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Big Tech is behaving like Big Brother


During the 1984 Super Bowl, a young company that had been founded less than a decade earlier in a garage in Los Altos, California, spent $ 1.5 million to its first significant commercial for a new personal computer, the Macintosh. The company was Apple, and the advertisement was a defining moment that distinguished Apple as a company willing to go against the grain and rescue humanity from conformity.

The ad had been inspired by George Orwell’s 1984 and featured a woman escaping police pursuit, running through a movie theater. She runs to the front of the theater and throws a hammer through a screen portraying a man’s face meant to represent Big Brother. As the camera pans to the audience, fully in shock from the movie screen’s explosion, the commercial concludes with black text that reads: «On January 24, Apple Computer will introduce Macintosh. And you’ll see why 1984 won’t be like 1984.»

Nearly 40 years later, it is hard to recognize the company that paid to air this ad and established itself as a company that thinks differently. Unfortunately, that company no longer subscribes to a belief in free individual thought. It has demonstrated as much in recent weeks, taking a 180-degree turn.

Apple now finds itself, along with other major Big Tech companies such as Google and Twitter, serving as Big Brother through the censorship and surveillance of conservative voices they and their political allies in Congress don’t agree with.

Following the tragic and despicable events that occurred at the United States Capitol on January 6, Facebook and Twitter announced that former President Donald Trump would be permanently banned from their platforms. Shortly after this announcement, Google and Apple announced that they would no longer allow Parler, an alternative social media platform, to be accessed through their app stores.

Given their combined control of 99.8% of the U.S. mobile operating-system market, these companies’ drastic measures are all but certain to put Parler out of business and remove a public square where conservatives have recently gone to express themselves freely.

Unfortunately, but unsurprisingly, it is not just the Big Tech oligarchs in Silicon Valley who have begun their full assault on conservative thought in the days following the Capitol riot. Like the Ministry of Truth in Orwell’s novel, educational institutions and news outlets have pitched in to stamp out segments of society that dare to disagree with their ideas.

Harvard University recently removed my former House colleague, Rep. Elise Stefanik, a New York Republican, from its Senior Advisory Committee. Throwing a young, female congressional leader off of its board may seem like an odd move for Harvard, given its commitment to diversity. But Stefanik is a dissident, and her effort to raise the issue of election integrity now serves as a vulnerability and an opportunity to kick her out and shut her up. Harvard students have also called for revoking the degrees of individuals who served in the Trump administration and from Republican members of Congress. That includes Rep. Dan Crenshaw of Texas, who did not even vote to object to either Arizona’s or Pennsylvania’s Electoral College results.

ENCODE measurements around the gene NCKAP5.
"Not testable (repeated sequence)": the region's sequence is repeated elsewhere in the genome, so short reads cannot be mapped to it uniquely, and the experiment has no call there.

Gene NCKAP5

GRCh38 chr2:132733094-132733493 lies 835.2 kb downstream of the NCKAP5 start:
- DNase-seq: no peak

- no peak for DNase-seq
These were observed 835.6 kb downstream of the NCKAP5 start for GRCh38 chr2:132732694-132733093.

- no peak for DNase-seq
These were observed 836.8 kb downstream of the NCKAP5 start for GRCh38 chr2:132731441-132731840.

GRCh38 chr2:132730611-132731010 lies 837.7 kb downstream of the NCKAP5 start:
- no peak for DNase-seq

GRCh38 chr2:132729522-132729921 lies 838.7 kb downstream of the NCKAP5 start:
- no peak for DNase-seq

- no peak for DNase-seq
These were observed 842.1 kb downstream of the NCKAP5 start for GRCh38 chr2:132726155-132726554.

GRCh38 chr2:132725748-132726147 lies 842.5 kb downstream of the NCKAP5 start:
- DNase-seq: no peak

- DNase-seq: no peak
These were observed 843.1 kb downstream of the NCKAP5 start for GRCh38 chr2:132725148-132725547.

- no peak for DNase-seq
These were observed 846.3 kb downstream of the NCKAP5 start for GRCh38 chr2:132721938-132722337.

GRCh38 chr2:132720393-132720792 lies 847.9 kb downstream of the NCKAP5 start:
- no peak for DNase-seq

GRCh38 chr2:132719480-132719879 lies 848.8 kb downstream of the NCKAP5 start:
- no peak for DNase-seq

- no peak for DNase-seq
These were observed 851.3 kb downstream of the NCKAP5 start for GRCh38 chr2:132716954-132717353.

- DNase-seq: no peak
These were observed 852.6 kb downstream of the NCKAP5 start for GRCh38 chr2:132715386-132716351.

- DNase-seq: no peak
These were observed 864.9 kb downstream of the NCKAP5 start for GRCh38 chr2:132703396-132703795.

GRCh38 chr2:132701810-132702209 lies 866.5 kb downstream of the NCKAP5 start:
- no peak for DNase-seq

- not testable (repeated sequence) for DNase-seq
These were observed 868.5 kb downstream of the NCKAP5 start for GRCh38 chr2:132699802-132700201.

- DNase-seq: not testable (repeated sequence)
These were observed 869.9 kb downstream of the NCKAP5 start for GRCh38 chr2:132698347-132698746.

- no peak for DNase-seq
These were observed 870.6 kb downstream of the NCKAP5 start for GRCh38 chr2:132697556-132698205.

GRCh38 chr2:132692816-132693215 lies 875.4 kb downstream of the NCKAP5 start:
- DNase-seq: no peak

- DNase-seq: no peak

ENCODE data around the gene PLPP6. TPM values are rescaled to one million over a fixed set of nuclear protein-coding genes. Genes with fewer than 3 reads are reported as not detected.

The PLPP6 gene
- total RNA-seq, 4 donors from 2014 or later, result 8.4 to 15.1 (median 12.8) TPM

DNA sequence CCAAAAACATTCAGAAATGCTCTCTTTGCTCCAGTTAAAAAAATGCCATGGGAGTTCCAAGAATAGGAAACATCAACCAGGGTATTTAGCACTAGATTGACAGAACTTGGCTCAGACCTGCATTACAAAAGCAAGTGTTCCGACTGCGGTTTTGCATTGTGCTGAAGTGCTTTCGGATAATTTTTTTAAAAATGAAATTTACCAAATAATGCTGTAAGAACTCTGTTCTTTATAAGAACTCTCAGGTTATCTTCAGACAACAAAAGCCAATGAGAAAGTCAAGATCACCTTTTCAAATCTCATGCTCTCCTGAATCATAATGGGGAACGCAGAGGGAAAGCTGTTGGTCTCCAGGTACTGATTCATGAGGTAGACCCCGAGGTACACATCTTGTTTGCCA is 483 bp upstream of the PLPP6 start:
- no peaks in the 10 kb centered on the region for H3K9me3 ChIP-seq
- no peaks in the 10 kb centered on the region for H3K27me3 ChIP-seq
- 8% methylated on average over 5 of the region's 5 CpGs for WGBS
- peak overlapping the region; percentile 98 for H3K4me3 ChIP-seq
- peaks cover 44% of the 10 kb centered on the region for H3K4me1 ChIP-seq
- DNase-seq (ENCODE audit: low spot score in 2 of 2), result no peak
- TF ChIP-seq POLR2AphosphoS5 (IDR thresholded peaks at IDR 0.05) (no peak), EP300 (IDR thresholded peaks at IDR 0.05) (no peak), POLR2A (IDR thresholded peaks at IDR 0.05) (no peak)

Democratic officials in the House and the Senate are also wasting no time to capitalize on the Capitol riots as a way to narrow the range of thought. Alexandria Ocasio-Cortez recently made shocking comments about her intention to form an investigatory committee to “rein in our media” and deal with “media literacy.” Sounds like the implementation of Newspeak to me.

These types of comments and actions should frighten all freedom-loving Americans and serve as a motivation to fight now more than ever against impediments against our First Amendment rights, not allow Big Tech and its friends in and out of government to launch an assault on our rights in the name of protecting our country against an assault similar to the one that occurred at the Capitol earlier this month. We must prosecute those who carried out the Capitol breach and root out extremism in all corners of our nation, but we must make sure we still have the “freedom to say that two plus two make four.”

In order to do so, this new Congress must take a long, hard look at amending or removing the legal immunity afforded to Big Tech companies under Section 230 of the Communications Decency Act. Discrimination against conservative thought should be unacceptable and not rewarded through continued preferential treatment from a government whose first priority should be to protect its citizens’ freedom of speech. If we do not act, I fear that we are destined to live in a world similar to the one depicted in Orwell’s novel. We’re a few months out from April, but let’s make sure when we get there, we don’t allow our clocks to strike 13.

ORIGEN AUTORAL:  Roger Marshall